Massachusetts Governor wants to revoke Robinhood’s license
The Massachusetts securities regulator intends to revoke Robinhood’s brokerage license.
William Galvin, chief of the state’s securities department, said in an administrative complaint that Robinhood “continued the process of aggressively soliciting and encouraging trade with its clients – including Massachusetts clients – with little or no investment experience.” Bloomberg provided such information.
The new application follows a complaint filed by Galvin’s office in December 2020. At the time, Governor argued that Robinhood’s marketing was illegally targeted at inexperienced investors. The US state cited recent activities by Robinhood, including a promotion that offers customers cash rewards based on new deposits, as evidence of the company’s culture of no change. Robinhood responded to the new complaint, arguing that state government action could prevent many Massachusetts residents from accessing the platform. In December, the company indicated that nearly 500,000 customers use its platform in the state.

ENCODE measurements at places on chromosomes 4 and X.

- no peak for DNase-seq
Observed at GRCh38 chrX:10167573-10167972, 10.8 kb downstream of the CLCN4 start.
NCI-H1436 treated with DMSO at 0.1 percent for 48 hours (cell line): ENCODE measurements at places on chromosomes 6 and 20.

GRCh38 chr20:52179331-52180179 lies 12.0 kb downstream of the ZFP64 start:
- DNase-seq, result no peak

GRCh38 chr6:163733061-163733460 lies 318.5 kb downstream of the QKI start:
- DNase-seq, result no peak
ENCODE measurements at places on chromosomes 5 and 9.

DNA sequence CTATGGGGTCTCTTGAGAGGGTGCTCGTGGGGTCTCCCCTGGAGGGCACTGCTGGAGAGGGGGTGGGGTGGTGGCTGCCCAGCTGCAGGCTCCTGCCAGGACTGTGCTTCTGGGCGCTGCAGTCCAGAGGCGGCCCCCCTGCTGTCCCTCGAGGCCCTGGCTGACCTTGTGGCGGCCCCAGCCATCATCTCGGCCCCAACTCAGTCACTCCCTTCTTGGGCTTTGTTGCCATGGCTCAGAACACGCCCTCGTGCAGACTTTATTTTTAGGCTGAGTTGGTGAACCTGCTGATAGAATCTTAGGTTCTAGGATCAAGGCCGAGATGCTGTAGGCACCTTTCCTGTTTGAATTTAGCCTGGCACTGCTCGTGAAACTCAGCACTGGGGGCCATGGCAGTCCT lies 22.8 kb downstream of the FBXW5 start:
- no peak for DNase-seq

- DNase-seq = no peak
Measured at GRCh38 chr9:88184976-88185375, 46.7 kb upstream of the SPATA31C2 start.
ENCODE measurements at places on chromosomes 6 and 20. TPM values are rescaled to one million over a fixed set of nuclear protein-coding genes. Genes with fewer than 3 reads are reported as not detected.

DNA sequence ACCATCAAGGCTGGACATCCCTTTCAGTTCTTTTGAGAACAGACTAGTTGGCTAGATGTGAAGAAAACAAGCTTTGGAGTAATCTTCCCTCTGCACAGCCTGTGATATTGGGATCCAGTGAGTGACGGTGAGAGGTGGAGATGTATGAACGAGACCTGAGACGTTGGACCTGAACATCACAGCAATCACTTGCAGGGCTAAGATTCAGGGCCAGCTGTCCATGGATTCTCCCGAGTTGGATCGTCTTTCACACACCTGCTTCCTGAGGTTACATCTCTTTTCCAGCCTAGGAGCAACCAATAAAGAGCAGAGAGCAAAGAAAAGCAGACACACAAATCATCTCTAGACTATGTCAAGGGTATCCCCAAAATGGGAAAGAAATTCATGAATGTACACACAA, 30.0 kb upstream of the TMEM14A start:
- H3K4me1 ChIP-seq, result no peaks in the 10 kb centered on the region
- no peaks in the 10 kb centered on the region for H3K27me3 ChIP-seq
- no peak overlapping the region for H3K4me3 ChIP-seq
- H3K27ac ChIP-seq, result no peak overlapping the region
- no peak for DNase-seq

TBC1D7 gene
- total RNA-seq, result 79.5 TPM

Increasing pressure on Robinhood
The company has petitioned the court to invalidate its recently adopted trusteeship rules, which regulators accused it of violating. The rules introduced in 2020 require brokers to act in the best interests of their clients. According to the company, the new law passed by the Massachusetts government goes beyond their powers under both Massachusetts state law and federal law. Robinhood emphasizes that it is a “self-managed” brokerage firm that does not issue investment recommendations or provide advice. The company also indicates that the new rule does not apply to self-managed companies.
Robinhood faces increasing pressure from both regulators and users after the company became involved in controversial activities related to GameStop shares. The platform suspended its purchase in January 2021, during the WallStreetBets pump, met with great indignation and criticism from small investors.